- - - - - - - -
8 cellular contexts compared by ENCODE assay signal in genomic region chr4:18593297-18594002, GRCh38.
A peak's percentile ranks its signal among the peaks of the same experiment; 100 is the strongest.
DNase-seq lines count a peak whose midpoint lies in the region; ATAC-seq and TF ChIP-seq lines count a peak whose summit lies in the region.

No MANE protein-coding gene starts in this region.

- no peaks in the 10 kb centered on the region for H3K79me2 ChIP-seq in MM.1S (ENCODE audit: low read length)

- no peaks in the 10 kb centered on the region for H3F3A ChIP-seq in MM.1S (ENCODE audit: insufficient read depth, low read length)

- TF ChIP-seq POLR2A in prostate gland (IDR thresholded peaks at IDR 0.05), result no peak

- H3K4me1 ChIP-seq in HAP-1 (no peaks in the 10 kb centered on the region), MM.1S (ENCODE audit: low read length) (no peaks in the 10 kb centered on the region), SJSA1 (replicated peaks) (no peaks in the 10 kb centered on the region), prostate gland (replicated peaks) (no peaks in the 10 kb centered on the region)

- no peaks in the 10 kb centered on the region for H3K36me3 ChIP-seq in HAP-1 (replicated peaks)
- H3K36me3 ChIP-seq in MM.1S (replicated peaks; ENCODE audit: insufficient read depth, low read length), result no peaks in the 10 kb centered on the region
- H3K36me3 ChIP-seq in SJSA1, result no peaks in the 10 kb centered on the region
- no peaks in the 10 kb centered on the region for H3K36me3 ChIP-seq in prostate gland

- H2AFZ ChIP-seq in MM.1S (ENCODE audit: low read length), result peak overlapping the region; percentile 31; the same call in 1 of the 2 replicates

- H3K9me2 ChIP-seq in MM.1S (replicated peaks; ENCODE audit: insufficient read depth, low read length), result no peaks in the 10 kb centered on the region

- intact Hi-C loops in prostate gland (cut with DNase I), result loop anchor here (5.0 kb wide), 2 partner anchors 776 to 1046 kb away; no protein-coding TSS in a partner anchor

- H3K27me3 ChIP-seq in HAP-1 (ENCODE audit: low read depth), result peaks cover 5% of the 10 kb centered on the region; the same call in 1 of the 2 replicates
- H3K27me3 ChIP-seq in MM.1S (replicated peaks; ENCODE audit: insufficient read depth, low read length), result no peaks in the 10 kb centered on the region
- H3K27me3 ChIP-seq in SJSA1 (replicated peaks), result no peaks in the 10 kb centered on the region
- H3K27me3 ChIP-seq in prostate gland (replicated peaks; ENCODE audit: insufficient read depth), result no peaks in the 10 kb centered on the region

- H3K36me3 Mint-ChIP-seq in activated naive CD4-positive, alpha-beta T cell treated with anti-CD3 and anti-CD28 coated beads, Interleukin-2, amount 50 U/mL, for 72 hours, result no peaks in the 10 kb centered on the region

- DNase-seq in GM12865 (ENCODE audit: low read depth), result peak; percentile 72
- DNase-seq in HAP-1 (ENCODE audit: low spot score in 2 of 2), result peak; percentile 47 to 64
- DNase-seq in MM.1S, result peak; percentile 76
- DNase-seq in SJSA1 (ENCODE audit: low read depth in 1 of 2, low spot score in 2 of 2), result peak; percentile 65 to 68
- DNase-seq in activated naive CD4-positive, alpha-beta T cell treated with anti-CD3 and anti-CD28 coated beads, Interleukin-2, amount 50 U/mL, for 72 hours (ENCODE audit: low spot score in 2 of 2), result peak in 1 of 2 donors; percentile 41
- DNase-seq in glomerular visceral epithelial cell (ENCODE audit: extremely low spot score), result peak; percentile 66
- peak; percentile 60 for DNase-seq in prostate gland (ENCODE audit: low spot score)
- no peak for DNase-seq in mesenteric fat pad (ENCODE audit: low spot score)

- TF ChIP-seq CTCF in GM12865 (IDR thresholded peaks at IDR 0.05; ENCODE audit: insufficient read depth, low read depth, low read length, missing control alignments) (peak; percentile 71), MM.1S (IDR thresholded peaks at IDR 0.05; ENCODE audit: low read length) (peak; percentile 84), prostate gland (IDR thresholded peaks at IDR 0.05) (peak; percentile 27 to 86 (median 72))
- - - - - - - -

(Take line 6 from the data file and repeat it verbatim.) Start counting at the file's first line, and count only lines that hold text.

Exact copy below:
- no peaks in the 10 kb centered on the region for H3F3A ChIP-seq in MM.1S (ENCODE audit: insufficient read depth, low read length)